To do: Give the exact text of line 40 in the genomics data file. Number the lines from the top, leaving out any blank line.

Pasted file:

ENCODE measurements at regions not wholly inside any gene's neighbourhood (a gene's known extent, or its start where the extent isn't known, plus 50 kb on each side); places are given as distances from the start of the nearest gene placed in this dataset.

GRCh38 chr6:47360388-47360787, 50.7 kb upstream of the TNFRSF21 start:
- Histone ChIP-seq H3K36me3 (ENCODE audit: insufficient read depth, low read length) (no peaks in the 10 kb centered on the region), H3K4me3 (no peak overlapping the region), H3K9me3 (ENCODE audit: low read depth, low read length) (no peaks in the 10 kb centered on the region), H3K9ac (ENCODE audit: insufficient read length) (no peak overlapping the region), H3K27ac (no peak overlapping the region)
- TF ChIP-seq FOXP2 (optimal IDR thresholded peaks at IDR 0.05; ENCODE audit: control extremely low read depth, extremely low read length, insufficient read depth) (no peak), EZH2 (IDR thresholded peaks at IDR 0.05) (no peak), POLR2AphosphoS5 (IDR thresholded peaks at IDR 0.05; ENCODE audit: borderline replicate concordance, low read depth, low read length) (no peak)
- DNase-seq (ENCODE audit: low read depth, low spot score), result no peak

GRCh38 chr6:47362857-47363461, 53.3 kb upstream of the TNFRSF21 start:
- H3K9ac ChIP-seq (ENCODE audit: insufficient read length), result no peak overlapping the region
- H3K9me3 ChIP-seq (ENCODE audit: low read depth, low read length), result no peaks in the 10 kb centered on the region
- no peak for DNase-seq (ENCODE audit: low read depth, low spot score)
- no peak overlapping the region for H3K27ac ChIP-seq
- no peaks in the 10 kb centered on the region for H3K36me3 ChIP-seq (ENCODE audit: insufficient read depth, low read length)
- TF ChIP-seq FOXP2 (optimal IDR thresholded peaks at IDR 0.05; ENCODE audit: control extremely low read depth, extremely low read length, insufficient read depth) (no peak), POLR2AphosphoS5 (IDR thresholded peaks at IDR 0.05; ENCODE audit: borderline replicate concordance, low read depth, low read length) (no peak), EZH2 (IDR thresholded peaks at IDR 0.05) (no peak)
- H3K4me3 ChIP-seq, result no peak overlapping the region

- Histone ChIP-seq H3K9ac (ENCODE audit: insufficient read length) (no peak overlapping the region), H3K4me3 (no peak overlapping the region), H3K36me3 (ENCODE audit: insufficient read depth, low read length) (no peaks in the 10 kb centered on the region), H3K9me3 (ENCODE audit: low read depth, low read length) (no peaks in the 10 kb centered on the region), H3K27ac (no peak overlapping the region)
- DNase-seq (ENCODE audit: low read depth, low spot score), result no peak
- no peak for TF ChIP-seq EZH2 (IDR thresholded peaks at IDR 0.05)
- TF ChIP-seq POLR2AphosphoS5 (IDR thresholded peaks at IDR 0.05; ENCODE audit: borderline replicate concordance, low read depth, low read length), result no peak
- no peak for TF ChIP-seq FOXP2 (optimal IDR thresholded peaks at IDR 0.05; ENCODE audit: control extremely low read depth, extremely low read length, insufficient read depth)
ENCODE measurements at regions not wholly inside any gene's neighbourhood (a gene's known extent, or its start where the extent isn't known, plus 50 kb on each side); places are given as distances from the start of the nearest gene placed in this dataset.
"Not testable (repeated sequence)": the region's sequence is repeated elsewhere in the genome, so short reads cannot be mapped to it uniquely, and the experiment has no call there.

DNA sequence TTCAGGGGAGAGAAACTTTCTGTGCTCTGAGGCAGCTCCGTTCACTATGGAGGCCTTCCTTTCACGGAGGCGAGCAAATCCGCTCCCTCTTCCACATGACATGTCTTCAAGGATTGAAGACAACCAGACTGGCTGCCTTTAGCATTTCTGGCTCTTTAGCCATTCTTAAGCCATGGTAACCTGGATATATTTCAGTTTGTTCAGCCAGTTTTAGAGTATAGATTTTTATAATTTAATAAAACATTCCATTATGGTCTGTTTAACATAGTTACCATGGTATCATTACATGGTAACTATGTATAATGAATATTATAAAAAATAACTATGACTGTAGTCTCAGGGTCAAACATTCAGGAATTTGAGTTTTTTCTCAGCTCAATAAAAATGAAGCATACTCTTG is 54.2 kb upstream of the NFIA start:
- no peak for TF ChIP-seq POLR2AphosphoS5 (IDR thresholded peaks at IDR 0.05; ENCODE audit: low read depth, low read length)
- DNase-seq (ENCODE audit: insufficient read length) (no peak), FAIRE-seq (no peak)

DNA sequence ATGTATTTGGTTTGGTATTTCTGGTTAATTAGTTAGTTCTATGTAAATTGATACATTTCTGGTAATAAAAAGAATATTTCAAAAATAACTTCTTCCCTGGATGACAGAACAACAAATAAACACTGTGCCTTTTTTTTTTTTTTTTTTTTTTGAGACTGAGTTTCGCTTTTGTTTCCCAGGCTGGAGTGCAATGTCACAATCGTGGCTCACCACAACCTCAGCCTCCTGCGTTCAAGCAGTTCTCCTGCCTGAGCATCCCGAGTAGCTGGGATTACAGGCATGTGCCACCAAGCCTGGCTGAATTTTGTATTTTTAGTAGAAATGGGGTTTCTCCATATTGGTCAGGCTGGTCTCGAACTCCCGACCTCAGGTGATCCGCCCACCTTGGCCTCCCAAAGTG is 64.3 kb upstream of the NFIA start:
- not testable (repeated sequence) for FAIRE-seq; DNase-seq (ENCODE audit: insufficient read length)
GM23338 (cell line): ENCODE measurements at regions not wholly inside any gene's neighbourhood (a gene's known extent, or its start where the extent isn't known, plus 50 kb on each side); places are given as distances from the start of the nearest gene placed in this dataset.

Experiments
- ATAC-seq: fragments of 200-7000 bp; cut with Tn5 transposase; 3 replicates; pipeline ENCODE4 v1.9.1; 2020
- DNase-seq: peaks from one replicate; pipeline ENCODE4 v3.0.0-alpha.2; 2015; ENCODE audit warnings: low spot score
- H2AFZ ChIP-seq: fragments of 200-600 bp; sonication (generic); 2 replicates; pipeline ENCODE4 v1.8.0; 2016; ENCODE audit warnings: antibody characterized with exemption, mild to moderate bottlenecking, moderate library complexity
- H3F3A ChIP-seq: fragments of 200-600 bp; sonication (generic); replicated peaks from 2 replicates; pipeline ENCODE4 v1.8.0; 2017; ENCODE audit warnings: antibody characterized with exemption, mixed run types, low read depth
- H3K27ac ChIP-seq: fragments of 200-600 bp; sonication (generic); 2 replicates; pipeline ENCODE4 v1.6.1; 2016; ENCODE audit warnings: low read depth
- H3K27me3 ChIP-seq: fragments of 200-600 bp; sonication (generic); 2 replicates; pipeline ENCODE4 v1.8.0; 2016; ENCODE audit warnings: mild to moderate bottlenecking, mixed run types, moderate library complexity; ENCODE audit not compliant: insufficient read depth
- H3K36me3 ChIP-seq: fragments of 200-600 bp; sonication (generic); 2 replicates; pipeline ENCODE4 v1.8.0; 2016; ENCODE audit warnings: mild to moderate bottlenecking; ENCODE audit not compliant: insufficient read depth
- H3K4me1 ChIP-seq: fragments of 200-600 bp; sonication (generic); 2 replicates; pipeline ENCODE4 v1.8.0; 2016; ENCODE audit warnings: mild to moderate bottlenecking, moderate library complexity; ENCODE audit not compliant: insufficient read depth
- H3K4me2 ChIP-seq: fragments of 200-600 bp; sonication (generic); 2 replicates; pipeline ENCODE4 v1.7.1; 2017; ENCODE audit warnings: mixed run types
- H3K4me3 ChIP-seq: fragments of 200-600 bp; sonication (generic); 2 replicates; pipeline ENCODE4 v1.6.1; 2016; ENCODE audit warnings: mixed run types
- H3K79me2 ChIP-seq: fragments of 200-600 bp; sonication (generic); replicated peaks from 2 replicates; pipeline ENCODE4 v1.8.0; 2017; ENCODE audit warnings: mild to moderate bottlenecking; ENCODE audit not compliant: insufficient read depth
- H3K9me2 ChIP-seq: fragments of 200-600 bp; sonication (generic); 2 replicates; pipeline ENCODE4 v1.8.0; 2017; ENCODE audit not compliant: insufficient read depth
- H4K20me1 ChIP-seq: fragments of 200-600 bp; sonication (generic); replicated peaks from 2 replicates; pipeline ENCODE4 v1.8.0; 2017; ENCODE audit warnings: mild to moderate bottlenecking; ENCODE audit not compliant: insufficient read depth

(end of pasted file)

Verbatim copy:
- H4K20me1 ChIP-seq: fragments of 200-600 bp; sonication (generic); replicated peaks from 2 replicates; pipeline ENCODE4 v1.8.0; 2017; ENCODE audit warnings: mild to moderate bottlenecking; ENCODE audit not compliant: insufficient read depth